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An Overview of NRCS's PLANTS Database and Website

Participate to learn the basics of the National Plant Data Team’s PLANTS database and website. Established in 1990, the PLANTS database is an international standard for plant information. The accompanying website is the most visited in the agency, receiving between 30,000-50,000 page views per day. PLANTS is the central repository of basic plant information for NRCS. PLANTS data are used by NRCS in the implementation of several conservation initiatives, including: pollinator plantings; cover crop selections, establishment and maintenance; soil health planning; ecological site descriptions; climate change planning, recognizing the need to adapt and/or mitigate using appropriate plant materials; and invasive plant eradication/mitigation. In addition to NRCS, PLANTS serves many other agencies in USDA (APHIS, ARS, FAS, FS), USDI (BLM, NPS, BIA, FWS, USGS), DOD (Army Corps of Engineers), and EPA, state and local agencies, conservation organizations, academic researchers, and the general public and global users. PLANTS provides data for the approximately 25,000 native and naturalized plant species in the United States and its possessions. Plant data available include scientific and common names, distribution, photographs and illustrations, characteristics important for conservation and wildlife planning, legal status information (endangered and threatened, invasive, noxious, wetland), and scientific references. This webinar will serve as a primer on how to use the PLANTS database and website.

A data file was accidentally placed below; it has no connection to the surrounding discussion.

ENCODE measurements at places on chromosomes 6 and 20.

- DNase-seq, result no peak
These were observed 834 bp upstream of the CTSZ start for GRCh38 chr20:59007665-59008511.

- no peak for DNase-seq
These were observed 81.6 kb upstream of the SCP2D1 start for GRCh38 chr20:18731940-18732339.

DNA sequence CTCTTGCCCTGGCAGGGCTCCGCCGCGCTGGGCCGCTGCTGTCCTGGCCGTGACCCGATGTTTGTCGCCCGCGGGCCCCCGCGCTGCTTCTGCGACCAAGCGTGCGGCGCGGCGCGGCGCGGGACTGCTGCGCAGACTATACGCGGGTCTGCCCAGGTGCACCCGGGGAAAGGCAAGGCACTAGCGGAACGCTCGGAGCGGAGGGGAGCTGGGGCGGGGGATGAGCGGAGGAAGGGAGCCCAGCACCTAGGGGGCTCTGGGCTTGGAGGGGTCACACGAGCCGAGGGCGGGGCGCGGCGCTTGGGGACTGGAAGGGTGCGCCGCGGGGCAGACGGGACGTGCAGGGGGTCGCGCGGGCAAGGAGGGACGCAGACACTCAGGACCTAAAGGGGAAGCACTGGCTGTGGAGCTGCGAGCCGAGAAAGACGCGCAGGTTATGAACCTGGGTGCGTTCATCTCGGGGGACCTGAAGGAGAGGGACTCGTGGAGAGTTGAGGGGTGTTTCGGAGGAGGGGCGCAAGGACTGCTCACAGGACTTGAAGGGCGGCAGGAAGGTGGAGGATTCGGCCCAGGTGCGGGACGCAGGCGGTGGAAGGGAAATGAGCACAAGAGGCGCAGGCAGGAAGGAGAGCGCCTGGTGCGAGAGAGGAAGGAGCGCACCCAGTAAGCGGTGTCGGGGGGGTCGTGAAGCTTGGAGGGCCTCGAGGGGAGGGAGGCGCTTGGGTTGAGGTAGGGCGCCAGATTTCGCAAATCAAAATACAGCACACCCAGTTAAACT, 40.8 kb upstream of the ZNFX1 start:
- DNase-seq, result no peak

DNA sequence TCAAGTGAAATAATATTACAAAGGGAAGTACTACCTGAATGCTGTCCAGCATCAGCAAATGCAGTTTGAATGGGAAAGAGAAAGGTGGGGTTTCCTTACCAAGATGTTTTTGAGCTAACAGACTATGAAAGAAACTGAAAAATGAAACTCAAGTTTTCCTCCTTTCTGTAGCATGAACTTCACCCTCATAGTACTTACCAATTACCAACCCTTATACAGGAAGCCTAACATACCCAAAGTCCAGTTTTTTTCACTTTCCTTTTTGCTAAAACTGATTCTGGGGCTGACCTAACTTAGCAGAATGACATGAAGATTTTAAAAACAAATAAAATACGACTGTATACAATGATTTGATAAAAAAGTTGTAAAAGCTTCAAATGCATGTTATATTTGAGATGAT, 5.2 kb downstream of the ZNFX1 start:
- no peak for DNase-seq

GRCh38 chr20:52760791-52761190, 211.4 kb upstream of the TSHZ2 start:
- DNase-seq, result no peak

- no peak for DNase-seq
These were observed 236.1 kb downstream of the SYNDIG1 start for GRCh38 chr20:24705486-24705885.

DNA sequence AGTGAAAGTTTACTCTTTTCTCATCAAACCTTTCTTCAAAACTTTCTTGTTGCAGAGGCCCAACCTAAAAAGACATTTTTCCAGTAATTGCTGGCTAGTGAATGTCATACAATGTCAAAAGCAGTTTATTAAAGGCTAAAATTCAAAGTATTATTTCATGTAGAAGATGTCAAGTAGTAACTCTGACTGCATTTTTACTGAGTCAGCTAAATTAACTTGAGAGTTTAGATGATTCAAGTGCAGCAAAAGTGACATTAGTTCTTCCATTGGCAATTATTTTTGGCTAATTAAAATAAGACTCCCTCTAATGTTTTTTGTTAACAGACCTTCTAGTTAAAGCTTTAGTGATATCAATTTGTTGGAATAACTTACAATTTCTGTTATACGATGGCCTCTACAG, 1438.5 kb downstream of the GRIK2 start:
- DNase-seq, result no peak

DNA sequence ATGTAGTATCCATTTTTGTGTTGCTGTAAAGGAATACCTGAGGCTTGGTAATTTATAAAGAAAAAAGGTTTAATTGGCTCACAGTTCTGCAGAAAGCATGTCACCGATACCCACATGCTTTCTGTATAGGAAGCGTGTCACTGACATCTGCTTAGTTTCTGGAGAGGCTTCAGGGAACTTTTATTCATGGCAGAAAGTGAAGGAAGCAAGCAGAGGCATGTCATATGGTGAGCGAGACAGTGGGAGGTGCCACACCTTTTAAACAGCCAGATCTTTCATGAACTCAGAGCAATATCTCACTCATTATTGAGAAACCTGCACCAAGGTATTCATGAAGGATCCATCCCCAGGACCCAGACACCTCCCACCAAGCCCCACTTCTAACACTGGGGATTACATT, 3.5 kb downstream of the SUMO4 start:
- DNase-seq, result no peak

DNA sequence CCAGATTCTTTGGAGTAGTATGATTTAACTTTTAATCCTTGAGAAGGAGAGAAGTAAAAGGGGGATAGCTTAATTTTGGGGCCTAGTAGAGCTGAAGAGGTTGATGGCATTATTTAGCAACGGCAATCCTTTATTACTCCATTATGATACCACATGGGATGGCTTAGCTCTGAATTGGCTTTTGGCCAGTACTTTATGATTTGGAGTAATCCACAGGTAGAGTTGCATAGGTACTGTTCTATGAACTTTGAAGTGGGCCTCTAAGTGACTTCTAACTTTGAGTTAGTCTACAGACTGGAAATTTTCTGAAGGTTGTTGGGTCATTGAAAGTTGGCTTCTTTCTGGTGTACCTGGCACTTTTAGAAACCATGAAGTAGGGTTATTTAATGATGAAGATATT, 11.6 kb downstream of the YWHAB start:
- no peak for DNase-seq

This webinar is presented by the USDA NRCS East National Technology Support Center. Contact, National Technology Specialist, for more information about this webinar.


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This technology is supported in part by New Technologies for Agriculture Extension grant no. 2020-41595-30123 from the USDA National Institute of Food and Agriculture and membership funding. Any opinions, findings, conclusions, or recommendations expressed in the content are those of the author(s) and do not necessarily reflect the view of the U.S. Department of Agriculture. For more information, please visit You can view the terms of useat

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